Game Review Videos Coming Soon

I'm planning on doing a series of game review vids soon, and and if there is anything in particular you want me to review, let me know. Keep in mind that I'm not going to be a cheap knockoff of the Angry Video Game Nerd, but I won't be extra bland either. Anyways, if there is something you think I can track down and review, then dammit, I'll take the case...word to Harvey Birdman.

Friday, September 24, 2010

Video Stores PWN Gamefly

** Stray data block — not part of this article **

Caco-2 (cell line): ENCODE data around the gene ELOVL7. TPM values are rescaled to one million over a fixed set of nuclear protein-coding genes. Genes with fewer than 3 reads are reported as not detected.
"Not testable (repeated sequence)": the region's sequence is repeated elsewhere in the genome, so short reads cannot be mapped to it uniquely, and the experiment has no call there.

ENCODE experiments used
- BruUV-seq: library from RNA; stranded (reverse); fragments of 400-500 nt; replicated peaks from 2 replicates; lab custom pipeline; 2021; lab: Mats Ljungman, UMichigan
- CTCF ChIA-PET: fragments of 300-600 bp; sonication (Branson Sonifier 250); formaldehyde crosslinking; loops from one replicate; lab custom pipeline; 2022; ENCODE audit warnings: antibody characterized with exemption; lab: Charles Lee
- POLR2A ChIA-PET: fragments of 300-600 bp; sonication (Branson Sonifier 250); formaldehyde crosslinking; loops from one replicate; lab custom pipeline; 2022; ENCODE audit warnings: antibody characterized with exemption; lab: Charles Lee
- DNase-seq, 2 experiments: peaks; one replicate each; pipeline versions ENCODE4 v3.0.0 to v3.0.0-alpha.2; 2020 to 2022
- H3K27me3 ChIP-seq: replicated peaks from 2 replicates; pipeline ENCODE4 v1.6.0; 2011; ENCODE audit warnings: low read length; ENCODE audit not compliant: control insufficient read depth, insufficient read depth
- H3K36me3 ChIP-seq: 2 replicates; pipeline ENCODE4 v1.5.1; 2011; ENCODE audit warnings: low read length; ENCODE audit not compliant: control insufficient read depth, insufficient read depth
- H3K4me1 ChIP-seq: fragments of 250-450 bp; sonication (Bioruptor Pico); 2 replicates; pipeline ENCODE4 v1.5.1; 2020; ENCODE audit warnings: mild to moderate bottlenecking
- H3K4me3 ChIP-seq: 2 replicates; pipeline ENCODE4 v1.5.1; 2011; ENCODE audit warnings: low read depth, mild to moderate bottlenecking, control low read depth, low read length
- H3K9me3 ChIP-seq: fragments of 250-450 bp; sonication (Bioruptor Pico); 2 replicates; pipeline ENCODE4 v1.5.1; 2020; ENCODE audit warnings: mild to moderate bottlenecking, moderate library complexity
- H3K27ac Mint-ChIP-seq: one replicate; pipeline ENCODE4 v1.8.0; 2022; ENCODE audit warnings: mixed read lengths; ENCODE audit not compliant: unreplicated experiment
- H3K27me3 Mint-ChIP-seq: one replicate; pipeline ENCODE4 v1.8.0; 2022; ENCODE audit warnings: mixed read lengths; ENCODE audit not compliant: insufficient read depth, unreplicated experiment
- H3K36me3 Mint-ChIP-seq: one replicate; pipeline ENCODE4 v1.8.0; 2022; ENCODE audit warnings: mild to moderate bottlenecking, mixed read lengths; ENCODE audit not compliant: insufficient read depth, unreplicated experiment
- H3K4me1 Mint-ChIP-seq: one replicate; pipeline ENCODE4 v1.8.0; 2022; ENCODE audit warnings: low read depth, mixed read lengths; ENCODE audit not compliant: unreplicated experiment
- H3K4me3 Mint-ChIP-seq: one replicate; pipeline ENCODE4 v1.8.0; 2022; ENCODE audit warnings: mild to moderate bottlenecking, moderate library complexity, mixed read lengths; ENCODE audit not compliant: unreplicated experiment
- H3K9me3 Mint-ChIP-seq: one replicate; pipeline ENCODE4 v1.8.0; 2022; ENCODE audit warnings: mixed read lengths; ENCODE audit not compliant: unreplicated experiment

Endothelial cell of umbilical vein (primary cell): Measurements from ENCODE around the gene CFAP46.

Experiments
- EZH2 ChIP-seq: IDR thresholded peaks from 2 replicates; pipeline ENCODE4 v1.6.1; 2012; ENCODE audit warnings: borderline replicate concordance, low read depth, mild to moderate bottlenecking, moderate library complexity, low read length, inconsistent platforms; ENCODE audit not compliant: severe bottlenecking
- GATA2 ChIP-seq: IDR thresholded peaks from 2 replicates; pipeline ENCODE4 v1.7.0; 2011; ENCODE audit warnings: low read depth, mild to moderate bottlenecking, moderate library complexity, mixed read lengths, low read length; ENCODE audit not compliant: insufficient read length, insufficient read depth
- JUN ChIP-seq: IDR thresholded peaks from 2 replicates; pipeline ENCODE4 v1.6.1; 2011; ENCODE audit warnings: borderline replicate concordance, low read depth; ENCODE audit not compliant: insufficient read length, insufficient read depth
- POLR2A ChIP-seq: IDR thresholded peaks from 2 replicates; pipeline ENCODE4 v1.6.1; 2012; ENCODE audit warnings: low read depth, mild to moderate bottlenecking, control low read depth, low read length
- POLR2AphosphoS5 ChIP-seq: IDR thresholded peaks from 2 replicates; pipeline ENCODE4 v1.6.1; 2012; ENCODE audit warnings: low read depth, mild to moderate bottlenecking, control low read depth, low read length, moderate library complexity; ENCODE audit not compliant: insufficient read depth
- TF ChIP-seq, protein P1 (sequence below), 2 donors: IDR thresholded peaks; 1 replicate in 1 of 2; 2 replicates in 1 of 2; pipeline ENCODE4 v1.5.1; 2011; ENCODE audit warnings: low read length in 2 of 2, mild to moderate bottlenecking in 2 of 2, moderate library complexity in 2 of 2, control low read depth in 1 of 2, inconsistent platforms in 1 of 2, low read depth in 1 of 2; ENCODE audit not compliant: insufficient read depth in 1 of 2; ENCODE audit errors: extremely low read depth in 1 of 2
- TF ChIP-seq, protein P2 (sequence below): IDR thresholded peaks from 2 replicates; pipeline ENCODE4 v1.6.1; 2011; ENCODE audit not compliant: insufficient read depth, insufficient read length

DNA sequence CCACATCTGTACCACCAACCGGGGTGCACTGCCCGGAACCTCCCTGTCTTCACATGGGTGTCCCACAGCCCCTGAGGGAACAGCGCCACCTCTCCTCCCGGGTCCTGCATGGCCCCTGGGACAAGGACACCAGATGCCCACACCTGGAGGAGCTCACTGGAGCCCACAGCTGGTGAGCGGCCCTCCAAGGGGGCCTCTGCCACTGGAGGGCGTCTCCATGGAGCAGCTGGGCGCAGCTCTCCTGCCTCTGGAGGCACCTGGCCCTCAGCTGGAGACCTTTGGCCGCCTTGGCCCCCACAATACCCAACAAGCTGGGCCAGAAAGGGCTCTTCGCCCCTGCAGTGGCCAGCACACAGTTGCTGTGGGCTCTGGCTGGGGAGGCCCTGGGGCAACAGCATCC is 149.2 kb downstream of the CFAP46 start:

So, today is Friday and I couldn't think of anything to write about. Then I got struck with a huge bout of nostalgia, and thought back to my younger days as a gamer. Back then, I got most of my video game exposure thanks to the assorted rental stores in my small town, and they came through like a champ. I got to play so many now legendary games because of rental stores, and in some cases, got to test systems before I bought them. Because of Rental Stores, I was able to beat the first three Castlevania games, get the hang of Mega Man 2, and discover hidden gems like Power Blade and Metal Storm. Without these places selling off old stock, I would have Contra Force and Mr. Driller in my collection. The rental stores in my area also make Saturday gaming binges a ritual with me and several friends growing up to the point where we were easily beating 2-3 games a week. I wouldn't have found out that most of Acclaim's catalog was trash without rental stores, but I also wouldn't have played single player Smash TV using both NES controllers without them. You see, while services like Gamefly are cool, they are ultimately impersonal, and most of the few rental stores are rendered obsolete now because of game demos and the laziness that makes online renting so popular. However, my issue with Gamefly is that they will ten to send you what they want to send you, and if you haven't updated your queue, then you might be stuck getting a rental that you may have already bought. I said all of this to say, I miss going to a place and renting a video game. developing a relationship with the clerks at those stores that allowed me to get the new stuff first, get free rentals, etc. But, personal interaction is antiquated now, and the experience of not hiding behind a computer screen has become a novelty, not the norm. For that, I say, these new gamers missed out.